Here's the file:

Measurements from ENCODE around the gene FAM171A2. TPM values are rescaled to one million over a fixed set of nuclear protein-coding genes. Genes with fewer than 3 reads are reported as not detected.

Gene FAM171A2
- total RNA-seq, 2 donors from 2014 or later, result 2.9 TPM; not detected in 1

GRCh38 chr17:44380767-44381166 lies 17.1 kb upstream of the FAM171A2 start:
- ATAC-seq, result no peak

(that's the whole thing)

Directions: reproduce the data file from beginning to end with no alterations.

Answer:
Measurements from ENCODE around the gene FAM171A2. TPM values are rescaled to one million over a fixed set of nuclear protein-coding genes. Genes with fewer than 3 reads are reported as not detected.

Gene FAM171A2
- total RNA-seq, 2 donors from 2014 or later, result 2.9 TPM; not detected in 1

GRCh38 chr17:44380767-44381166 lies 17.1 kb upstream of the FAM171A2 start:
- ATAC-seq, result no peak